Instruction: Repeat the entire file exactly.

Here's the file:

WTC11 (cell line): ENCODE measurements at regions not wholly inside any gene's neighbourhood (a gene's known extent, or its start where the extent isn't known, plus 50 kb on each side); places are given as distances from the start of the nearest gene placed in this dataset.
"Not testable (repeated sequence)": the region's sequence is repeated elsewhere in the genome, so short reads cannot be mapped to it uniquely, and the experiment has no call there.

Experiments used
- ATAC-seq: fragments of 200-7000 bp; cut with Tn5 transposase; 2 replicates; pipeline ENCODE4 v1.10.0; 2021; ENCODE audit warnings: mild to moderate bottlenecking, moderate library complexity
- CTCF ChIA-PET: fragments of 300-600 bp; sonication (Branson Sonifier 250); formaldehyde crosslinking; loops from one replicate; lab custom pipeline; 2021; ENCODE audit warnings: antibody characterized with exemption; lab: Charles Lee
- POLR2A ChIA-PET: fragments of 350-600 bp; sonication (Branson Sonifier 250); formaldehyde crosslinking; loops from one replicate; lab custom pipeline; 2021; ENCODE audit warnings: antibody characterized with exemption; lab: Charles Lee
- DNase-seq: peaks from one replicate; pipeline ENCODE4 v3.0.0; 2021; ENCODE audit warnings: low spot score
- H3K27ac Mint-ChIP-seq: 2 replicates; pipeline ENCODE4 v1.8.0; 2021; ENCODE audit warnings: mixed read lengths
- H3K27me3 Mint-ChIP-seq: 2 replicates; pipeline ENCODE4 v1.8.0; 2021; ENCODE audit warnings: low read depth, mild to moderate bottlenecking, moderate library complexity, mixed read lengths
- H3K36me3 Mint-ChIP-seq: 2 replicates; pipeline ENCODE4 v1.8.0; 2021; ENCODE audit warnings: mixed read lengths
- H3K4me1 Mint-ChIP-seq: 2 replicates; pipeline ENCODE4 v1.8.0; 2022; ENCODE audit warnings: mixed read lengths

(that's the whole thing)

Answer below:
WTC11 (cell line): ENCODE measurements at regions not wholly inside any gene's neighbourhood (a gene's known extent, or its start where the extent isn't known, plus 50 kb on each side); places are given as distances from the start of the nearest gene placed in this dataset.
"Not testable (repeated sequence)": the region's sequence is repeated elsewhere in the genome, so short reads cannot be mapped to it uniquely, and the experiment has no call there.

Experiments used
- ATAC-seq: fragments of 200-7000 bp; cut with Tn5 transposase; 2 replicates; pipeline ENCODE4 v1.10.0; 2021; ENCODE audit warnings: mild to moderate bottlenecking, moderate library complexity
- CTCF ChIA-PET: fragments of 300-600 bp; sonication (Branson Sonifier 250); formaldehyde crosslinking; loops from one replicate; lab custom pipeline; 2021; ENCODE audit warnings: antibody characterized with exemption; lab: Charles Lee
- POLR2A ChIA-PET: fragments of 350-600 bp; sonication (Branson Sonifier 250); formaldehyde crosslinking; loops from one replicate; lab custom pipeline; 2021; ENCODE audit warnings: antibody characterized with exemption; lab: Charles Lee
- DNase-seq: peaks from one replicate; pipeline ENCODE4 v3.0.0; 2021; ENCODE audit warnings: low spot score
- H3K27ac Mint-ChIP-seq: 2 replicates; pipeline ENCODE4 v1.8.0; 2021; ENCODE audit warnings: mixed read lengths
- H3K27me3 Mint-ChIP-seq: 2 replicates; pipeline ENCODE4 v1.8.0; 2021; ENCODE audit warnings: low read depth, mild to moderate bottlenecking, moderate library complexity, mixed read lengths
- H3K36me3 Mint-ChIP-seq: 2 replicates; pipeline ENCODE4 v1.8.0; 2021; ENCODE audit warnings: mixed read lengths
- H3K4me1 Mint-ChIP-seq: 2 replicates; pipeline ENCODE4 v1.8.0; 2022; ENCODE audit warnings: mixed read lengths